The Origins of the Istanbul Convention

In 2014, the European Agency for Fundamental Rights (FRA) conducted an EU-wide survey on violence against women, which showed that about one third of women had experienced some form of physical or sexual violence since the age of fifteen. The European Institute for Gender Equality’s (EIGE) Gender Equality Index has indicated a slow trend towards a more gender-equal society in the EU, with a higher score signifying a more gender-equal society. Despite the legislative and practical measures introduced by the EU as a body, one obstacle that quickly becomes apparent are the large variations in responses by the various Member States in addressing this issue.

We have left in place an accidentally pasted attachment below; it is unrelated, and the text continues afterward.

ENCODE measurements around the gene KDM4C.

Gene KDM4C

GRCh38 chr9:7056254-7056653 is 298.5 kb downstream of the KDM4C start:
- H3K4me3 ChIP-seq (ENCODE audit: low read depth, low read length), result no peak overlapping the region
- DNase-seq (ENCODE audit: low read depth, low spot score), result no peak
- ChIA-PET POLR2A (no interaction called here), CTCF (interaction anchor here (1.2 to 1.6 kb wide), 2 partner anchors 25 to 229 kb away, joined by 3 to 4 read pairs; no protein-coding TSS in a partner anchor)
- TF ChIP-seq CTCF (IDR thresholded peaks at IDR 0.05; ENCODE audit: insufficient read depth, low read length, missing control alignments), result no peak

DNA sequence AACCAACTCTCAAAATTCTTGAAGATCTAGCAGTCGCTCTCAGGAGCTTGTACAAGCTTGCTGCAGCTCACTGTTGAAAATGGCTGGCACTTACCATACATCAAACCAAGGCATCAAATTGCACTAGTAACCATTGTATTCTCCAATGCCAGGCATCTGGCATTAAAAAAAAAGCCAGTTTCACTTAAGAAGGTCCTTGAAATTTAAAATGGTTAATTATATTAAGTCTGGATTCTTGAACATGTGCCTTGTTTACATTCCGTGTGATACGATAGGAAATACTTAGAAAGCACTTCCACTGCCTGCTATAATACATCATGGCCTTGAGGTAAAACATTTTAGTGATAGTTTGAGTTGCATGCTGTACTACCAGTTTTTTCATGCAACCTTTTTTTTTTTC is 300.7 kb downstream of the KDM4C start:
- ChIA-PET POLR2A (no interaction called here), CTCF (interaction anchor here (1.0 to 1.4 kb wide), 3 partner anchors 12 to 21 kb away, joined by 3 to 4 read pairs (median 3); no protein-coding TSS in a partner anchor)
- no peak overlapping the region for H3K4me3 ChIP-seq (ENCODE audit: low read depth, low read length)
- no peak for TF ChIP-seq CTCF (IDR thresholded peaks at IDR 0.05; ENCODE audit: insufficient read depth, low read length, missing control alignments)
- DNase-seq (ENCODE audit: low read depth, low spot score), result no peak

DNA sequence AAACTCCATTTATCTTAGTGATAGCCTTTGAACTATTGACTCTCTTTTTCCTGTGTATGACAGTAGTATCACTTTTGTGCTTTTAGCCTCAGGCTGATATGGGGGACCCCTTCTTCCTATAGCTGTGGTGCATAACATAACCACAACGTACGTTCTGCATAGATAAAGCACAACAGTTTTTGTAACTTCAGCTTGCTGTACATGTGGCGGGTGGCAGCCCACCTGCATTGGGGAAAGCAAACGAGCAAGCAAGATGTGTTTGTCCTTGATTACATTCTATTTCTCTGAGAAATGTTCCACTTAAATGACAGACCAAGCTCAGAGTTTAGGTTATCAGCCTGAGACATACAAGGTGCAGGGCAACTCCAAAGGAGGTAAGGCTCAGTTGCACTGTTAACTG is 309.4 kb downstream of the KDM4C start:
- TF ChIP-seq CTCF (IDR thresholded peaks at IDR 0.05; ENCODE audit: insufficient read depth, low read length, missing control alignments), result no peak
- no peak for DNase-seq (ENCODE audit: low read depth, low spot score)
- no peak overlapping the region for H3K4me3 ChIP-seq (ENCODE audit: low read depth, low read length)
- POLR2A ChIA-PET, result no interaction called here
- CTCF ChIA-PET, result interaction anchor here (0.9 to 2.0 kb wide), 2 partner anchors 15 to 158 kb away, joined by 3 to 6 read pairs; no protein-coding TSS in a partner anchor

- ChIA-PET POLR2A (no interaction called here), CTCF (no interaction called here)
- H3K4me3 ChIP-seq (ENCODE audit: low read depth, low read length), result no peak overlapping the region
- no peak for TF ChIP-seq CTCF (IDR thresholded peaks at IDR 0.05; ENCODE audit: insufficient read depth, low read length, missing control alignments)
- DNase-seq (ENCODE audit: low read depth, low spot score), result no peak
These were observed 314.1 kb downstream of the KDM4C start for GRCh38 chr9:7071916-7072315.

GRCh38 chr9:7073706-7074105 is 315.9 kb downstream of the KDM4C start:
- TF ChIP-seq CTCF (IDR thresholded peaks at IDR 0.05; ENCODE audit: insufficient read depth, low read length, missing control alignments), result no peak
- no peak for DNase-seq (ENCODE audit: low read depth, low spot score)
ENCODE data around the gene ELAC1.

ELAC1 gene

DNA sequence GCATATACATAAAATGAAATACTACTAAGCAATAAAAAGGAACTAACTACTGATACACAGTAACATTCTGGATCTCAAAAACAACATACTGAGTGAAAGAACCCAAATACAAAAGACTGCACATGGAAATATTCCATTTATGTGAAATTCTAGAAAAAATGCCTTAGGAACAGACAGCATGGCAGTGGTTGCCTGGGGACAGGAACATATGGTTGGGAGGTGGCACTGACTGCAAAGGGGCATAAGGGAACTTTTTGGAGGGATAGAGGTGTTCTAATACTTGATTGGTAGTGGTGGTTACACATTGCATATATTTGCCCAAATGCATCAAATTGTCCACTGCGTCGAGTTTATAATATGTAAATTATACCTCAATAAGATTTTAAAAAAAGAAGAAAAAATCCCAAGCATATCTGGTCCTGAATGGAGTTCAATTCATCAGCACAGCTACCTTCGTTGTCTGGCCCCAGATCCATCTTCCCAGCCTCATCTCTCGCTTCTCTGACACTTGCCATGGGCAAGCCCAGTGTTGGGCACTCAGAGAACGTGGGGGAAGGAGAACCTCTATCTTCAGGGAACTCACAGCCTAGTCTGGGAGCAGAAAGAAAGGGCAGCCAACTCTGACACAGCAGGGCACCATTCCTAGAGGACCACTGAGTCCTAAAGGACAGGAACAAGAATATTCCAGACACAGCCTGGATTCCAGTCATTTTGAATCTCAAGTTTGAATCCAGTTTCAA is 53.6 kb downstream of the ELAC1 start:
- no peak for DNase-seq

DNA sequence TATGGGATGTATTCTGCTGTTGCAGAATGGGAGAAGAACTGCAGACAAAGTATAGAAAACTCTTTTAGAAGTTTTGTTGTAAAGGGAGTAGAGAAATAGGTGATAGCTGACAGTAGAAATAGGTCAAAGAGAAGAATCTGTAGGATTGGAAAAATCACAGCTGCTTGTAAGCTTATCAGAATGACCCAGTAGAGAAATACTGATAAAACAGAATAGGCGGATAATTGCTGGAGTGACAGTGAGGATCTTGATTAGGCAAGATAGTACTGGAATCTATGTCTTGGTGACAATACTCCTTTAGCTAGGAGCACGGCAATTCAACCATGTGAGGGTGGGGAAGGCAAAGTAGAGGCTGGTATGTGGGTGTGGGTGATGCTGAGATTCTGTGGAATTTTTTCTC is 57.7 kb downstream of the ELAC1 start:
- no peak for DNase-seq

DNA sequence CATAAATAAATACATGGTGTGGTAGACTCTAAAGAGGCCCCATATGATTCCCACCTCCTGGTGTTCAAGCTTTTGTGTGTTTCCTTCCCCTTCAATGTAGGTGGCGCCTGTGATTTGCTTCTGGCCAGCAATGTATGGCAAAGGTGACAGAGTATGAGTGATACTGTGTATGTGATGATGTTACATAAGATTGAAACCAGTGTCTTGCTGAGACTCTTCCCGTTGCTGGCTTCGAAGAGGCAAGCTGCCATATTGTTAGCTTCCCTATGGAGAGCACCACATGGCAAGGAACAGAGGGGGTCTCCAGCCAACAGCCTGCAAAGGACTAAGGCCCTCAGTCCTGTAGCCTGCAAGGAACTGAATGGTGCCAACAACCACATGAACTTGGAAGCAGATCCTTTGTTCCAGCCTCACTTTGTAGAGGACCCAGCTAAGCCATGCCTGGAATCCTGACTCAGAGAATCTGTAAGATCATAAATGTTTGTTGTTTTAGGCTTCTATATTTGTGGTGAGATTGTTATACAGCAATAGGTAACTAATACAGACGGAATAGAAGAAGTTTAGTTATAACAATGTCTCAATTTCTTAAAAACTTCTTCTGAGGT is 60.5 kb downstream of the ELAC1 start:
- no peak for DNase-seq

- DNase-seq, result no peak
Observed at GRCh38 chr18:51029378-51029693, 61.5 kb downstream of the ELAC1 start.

The disparities that exist in data collection and quality are also a major cause for concern. Gender-based violence is the result of the long-standing inequalities that exist between women and men. They can take various forms (physical, sexual, psychological and economic) and can include domestic violence, sexual harassment, femicide and more. Though gender equality has been enshrined in the EU’s Treaties since 1957 and is considered to be a fundamental part of Community law, the Istanbul Convention is an essential stepping stone in overcoming the challenges that persist when it comes both protecting women and ensuring effective prosecution of perpetrators.